Barometric moulting

Nitibus

Arachnodemon
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I have come to a possible conclusion and I was wondering if it is just a coincidence, or if other have made the same observation. I have been trying to keep detailed stats on T moults. One thing that I have noticed; T's seem to moult when the barometric pressure is decreasing. It seems everytime I have a rain storm, a T moults.

Could the lower pressure play a roll in helping the T pop its carapace ?

Has anyone else made this observation ?
 

Talkenlate04

ArachnoGod
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Yes, Dan from Tarantulas.com brought it up to me about 6 months back, and ever since then I went back and looked at weather data in my area the dates I had molts and egg sacs and his theory is holding up pretty well, very well actually. Every molt I have had has occured when a front was coming through and the pressure decreasing. I had three molts yesterday, and in Oregon we had high pressure move away to the east starting mid morning yesterday.
I think it's pretty interesting. I am going to continue with trying to check on how much of a pressure drop there is to see if that makes any difference. The cool part is all this data is recorded by someone else so if you miss a day you can find it somewhere.
 

138

Arachnoknight
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we had a storm come in from the gulf this past friday and my p. platy, c. gracile and l. violaceopes all molted that night.
 

cacoseraph

ArachnoGod
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hmm... the molting process is very long and complex. i have doubts that the correlation would stand up to actual analysis beyond eyeball. the reason being that a front only drops pressure for a couple few days before it arrives and keeps it depressed for as long as it is around... but the molting process, especially in adults can take over a year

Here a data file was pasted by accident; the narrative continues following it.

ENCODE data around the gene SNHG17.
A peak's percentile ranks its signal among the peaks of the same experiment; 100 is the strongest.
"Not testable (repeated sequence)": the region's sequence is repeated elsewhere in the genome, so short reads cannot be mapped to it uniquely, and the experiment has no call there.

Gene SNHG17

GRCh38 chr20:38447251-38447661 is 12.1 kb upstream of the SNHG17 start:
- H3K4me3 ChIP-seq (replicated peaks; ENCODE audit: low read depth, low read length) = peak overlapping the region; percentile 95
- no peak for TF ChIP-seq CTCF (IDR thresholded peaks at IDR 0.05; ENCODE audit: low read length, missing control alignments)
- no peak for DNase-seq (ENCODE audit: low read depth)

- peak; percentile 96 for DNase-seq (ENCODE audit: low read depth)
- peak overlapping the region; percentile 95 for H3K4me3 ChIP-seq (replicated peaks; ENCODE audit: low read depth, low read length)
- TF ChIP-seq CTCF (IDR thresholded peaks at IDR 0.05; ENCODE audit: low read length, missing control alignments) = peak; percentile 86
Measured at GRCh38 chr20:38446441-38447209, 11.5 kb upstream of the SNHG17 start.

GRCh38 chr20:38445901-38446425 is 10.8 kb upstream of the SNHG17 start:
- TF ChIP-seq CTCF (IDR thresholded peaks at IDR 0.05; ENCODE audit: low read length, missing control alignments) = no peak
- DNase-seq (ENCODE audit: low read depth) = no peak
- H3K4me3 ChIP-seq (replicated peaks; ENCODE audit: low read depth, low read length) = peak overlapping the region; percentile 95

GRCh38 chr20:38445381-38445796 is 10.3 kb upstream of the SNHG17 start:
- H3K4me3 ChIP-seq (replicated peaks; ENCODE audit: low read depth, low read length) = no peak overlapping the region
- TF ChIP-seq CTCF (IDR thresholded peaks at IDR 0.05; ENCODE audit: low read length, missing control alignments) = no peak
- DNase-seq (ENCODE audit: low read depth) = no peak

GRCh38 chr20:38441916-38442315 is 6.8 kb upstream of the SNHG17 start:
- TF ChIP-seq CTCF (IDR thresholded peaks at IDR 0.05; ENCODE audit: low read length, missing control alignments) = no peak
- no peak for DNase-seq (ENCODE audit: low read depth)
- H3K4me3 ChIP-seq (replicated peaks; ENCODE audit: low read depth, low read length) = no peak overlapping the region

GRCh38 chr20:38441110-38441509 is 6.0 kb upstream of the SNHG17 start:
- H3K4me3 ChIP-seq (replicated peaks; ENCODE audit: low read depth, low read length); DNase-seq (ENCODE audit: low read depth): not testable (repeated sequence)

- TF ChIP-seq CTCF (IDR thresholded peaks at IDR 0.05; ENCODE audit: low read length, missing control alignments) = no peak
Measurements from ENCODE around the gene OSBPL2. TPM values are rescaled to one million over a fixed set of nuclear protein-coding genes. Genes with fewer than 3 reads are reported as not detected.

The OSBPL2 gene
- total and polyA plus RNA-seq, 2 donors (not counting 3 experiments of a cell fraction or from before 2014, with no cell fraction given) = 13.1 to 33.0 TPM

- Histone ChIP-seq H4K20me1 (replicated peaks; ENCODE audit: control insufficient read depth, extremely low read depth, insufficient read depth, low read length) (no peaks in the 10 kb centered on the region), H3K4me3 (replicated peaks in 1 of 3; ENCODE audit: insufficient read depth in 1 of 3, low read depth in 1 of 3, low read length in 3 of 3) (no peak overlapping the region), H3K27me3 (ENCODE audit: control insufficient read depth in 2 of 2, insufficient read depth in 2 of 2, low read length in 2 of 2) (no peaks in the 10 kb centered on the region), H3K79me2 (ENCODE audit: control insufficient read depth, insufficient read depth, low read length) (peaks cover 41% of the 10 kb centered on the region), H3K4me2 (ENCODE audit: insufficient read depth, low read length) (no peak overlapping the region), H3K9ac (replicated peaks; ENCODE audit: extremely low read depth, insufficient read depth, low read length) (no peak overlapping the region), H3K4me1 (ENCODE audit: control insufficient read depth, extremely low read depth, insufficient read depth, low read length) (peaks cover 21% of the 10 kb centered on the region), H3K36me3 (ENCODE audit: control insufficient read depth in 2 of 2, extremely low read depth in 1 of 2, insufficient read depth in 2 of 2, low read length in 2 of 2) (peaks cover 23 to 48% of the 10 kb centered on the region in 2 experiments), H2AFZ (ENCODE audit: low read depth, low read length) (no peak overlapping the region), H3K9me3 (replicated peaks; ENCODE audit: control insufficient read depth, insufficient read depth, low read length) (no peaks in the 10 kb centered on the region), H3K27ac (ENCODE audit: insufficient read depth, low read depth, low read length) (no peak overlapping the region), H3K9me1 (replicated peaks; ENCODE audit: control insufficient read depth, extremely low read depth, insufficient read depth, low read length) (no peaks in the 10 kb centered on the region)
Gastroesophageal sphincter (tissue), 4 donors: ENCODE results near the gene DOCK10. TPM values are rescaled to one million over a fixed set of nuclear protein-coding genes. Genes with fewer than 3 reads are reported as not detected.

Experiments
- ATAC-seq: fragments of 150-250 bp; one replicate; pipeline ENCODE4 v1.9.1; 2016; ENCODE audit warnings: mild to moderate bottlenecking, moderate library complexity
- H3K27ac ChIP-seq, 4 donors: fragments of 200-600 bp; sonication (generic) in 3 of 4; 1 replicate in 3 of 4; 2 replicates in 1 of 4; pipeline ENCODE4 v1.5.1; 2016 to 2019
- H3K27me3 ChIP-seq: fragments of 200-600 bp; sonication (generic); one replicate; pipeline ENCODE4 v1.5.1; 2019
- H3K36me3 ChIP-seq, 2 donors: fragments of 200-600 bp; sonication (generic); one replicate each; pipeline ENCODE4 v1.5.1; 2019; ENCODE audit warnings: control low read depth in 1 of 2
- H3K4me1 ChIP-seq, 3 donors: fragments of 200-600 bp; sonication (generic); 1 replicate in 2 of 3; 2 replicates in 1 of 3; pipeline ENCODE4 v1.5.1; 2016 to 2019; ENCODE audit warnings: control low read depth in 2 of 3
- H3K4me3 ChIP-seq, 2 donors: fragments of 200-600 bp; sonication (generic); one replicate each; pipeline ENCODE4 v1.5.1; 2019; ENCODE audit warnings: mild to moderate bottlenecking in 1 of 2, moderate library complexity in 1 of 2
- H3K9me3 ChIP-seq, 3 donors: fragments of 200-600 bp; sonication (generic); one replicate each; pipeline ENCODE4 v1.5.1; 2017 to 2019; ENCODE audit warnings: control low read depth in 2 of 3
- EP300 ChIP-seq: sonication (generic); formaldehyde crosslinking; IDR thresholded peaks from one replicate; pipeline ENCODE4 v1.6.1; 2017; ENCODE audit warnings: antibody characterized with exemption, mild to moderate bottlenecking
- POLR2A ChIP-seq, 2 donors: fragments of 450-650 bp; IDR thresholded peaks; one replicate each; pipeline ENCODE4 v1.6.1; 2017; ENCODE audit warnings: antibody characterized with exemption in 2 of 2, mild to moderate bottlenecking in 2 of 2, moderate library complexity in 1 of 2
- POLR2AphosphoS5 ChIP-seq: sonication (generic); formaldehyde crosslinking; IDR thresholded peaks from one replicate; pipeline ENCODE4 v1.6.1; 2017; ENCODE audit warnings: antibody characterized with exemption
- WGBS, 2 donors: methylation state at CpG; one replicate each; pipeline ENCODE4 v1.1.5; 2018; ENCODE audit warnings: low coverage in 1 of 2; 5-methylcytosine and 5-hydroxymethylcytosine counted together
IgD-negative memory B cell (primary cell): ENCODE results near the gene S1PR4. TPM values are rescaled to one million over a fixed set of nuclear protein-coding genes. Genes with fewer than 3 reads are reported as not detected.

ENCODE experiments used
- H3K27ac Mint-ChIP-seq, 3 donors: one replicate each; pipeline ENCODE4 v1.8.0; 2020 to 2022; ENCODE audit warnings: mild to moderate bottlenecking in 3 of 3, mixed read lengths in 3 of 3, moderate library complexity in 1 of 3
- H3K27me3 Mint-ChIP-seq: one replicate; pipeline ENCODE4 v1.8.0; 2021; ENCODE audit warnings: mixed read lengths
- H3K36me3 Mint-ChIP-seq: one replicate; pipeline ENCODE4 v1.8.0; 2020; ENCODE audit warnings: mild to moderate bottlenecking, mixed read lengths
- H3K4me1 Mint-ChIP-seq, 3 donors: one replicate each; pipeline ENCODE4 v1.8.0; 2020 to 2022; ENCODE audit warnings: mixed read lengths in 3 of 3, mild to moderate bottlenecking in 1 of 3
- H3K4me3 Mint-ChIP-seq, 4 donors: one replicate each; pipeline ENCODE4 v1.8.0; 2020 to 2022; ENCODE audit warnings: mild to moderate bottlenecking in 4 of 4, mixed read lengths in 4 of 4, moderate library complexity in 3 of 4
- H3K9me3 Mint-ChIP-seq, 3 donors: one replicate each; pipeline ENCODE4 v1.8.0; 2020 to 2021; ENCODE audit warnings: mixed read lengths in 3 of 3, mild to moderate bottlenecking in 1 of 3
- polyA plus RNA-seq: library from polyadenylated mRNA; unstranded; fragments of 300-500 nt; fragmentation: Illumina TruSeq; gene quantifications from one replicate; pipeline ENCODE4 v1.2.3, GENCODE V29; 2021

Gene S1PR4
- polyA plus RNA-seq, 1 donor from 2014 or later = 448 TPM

it is possible to my understanding of things that maybe a low pressure system could rush the last few days or something...

if anyone wants to give me their molt dates and baro data i can do things to it for them
 

Talkenlate04

ArachnoGod
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I am only speaking of the molt itself not the "premolt" before hand.
 

cacoseraph

ArachnoGod
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I am only speaking of the molt itself not the "premolt" before hand.
er... the whole process is ongoing and continuous, to my understanding. it can't exactly be split up like i think you are doing.

like... certain conditions must be fulfilled before a tarantula can experience ecdysis, that is, the actual crawling out of its skin. i.e. it must have a new exoskeleton ready, it must seperate from its old exo, and it must(sort of) reabsorb all available nutrients from the old exo.

so what i am saying is that once all these things are accomplished and the spider is primed for molting *then* and only then could some outside stimulus have genuine affect on the actual ecdysis timing.

of course, one of those preconditions (forming new exo) we definitely know how to manipulate... heat and feed :)

like i said, i would be happy to process any data anyone wants to give me. i love playing with numbers :)

edit: and bugs
 

Talkenlate04

ArachnoGod
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I do see what you are getting at. I am just focusing on when they molt and when sacs are dropped. I realize I have nothing solid till I widen the data I am collecting. And I know that I am just focusing on the end result.
But I do think its interesting that they seem to wait till a low front comes through the area to molt. I had three small pokies in heavy heavy premolt. So dark and colorless and lethargic, but there was a ridge of high pressure in the area for the last 6 days. But when it moved out molt molt molt. I just think its interesting.
Do you have a suggestion on how to gauge different stages of the molt process then?
 

cacoseraph

ArachnoGod
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Do you have a suggestion on how to gauge different stages of the molt process then?
nope =P

nothing worthwhile, at any rate. if you had the actual molt date that is really the only solid data produceable that i can see. you might be able to work something with when they last fed, but that is too fuzzy, as many variables are involved there.
 

Talkenlate04

ArachnoGod
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Ya I kind of figured it would be harder to include some other aspect. Last day of feeding could be one. But every other aspect is hard to prove. Ahh well maybe over the long term I can prove a certain pressure has to be present for a molt to take place.